Do You Love Looking At Your Calendar? If Not, Try This

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It’s Sunday evening and you take a look at your calendar for the week ahead.

You’ve either booked in something every night and feel exhausted already, or you hear crickets chirping from your planner, with nothing to look forward to but work, work and more work.

Over the past few years, I’ve managed to get my diary into a state I’m really happy with.

The structure changes from time to time, depending how busy I am at the office, what season it is, or how I’m feeling health-wise, but I’ve collated my top tips to help you look at your planner and feel excited for each week ahead.

Set weekly parameters

First, you need to set some ground rules. They can be flexible and a trial for now.

Why not try a month with an initial calendar framework, and set a date in your diary to review how it’s going after that month has passed?

After a super busy start to 2017, I was feeling spent and tired by the end of each week, so started trialling the following parameters:

  • A maximum of 2 weeknights out per week  
  • Booking at least 2-3 exercise sessions a week - usually 2 in the evenings and 1 on the weekend
  • One free weekend day or evening to recharge

I put the exercise blocks in my calendar but they could be moved flexibly depending on the week. Also, when friends asked for dates for a catch up, I was able to quickly see if I already had two nights booked out in any given week.

Be mindful of your weekends

I have seen this often with my coaching clients (and myself!) - we get to the weekend and jam pack our calendars and to do lists in an attempt to play catch up or pack some fun in after a long work week.

Before I started managing my calendar more wisely, I would wake up on a Saturday, go to see my trainer, do my groceries and errands, meet a friend for lunch, head for a wine in the afternoon, then move on to dinner and a night out with friends...

Sounds like a fun day right?

It usually was, but it also left me feeling exhausted come Sunday morning.

I started to pluck out the activities I loved doing and put in some that weren’t in my routine yet.

Firstly, I loved catching up with friends on a Saturday, but three catch ups in one day was just too much. I preferred the evening catch up so would usually suggest that to friends where possible.

Although I liked my Saturday morning routine, I really loved (and still love) a slow morning on the weekend. I make sure to block Sundays for this - I get up, make coffee, read my book, then take a long walk along the river.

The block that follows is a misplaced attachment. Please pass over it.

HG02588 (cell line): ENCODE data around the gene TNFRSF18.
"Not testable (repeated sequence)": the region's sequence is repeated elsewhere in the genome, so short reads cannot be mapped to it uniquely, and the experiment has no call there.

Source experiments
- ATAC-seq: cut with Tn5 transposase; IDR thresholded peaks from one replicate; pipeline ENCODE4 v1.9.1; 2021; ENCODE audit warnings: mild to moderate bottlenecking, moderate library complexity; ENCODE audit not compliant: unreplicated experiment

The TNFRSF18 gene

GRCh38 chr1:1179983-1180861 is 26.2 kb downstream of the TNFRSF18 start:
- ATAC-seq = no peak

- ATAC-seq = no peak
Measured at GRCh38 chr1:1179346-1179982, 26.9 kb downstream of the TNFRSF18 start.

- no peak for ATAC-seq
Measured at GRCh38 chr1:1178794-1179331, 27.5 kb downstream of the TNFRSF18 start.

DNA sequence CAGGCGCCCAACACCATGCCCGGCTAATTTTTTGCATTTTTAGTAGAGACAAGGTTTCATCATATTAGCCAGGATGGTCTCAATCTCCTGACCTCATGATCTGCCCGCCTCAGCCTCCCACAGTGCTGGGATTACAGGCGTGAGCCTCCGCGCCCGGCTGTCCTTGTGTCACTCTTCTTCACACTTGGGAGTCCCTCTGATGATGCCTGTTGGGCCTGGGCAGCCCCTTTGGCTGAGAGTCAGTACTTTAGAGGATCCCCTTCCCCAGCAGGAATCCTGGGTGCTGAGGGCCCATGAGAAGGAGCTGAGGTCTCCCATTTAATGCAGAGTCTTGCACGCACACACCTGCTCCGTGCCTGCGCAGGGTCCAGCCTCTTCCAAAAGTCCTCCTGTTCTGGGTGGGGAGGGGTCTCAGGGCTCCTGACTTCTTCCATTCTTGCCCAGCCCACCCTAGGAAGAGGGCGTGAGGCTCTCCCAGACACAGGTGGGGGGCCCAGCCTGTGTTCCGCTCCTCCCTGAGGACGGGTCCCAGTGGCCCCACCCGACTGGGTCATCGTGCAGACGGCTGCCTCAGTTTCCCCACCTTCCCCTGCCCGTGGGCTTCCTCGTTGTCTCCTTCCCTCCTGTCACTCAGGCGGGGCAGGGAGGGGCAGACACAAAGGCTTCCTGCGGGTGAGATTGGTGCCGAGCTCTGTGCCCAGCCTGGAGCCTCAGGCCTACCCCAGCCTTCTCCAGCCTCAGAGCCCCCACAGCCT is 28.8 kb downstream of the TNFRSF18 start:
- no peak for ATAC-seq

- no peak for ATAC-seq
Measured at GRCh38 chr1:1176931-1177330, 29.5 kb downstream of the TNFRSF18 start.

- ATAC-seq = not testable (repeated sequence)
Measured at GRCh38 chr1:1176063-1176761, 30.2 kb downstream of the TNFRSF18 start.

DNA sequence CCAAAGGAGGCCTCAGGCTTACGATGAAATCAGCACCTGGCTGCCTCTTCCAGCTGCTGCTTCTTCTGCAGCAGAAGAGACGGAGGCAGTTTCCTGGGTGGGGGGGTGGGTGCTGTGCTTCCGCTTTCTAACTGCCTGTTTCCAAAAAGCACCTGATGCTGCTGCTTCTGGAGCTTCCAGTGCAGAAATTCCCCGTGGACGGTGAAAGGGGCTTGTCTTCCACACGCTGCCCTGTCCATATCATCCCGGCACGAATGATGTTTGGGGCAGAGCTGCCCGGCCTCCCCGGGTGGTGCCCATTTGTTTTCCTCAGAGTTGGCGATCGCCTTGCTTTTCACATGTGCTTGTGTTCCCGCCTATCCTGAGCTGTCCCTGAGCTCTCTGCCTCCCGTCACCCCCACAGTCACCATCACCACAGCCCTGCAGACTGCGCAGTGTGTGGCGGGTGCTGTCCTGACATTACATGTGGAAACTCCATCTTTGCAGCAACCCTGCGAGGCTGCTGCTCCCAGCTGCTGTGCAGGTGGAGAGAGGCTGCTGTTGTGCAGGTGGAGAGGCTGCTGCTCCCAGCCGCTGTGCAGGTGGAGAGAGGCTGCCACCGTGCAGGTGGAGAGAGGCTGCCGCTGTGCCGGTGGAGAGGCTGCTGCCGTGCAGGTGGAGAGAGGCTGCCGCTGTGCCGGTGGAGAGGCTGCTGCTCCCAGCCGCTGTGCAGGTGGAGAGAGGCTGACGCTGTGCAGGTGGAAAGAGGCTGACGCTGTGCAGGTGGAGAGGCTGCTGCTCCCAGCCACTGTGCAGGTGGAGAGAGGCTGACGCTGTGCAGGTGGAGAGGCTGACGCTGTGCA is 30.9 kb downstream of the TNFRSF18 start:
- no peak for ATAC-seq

Considering six mornings a week I’m working to a timeframe and pretty tight schedule, this type of morning is so appreciated. I love the quiet and slow pace of this practice.

How are your weekends looking at the moment?

What activities do you want to keep and what is missing from your weekends?

My four tips on creating a new routine can help you too.

Look at your calendar and ask yourself this tough question

Now that you’ve set some parameters and addressed your weekend planning, it’s time to look at each booked activity and ask yourself the most important question - ‘Am I happy this is in my calendar?’

If it’s a workout, it’s easy to roll your eyes at that question, but if the answer is a firm ‘no’, can you try a new class or take a friend for a walk with you so you actually look forward to your appointment?

If it’s a catch up with friends and the answer is no, you have permission to cancel.

Whether it’s because that week you don’t feel like going out with certain people or it’s a bigger issue to address, the key is to love looking at your calendar, not respond with ‘meh’.

If you could replace a ‘meh’ catch up or activity with something that makes you say ‘yes’ to the question of ‘Am I happy this is in my calendar?’, what would that activity be?

I’d love to hear how these tips help you improve your calendar and, even better, I’d love to see what your calendar looks like once you’re happy with it! Please shoot me a message here and share.

How to Make Weekends Work for You

Even when we enjoy our work and weekdays immensely, nothing really beats a weekend.

Friday has that special energy about it and two days of possibility stretch out before us. I personally used to be the victim of Sunday blues (find out how I beat them here).

Although I don’t suffer the Sunday sads anymore, I do often find myself working through a long list of errands and feeling like I’m spending more time preparing for the week ahead than enjoying my time off. So, I’ve come up with a new strategy to try:

Friday nights are for relaxation

This isn’t really a shift for me (ha!) but I’m making a conscious effort to either enjoy dinner out with friends, go to happy hour with coworkers or hit the couch at home at the end of the week.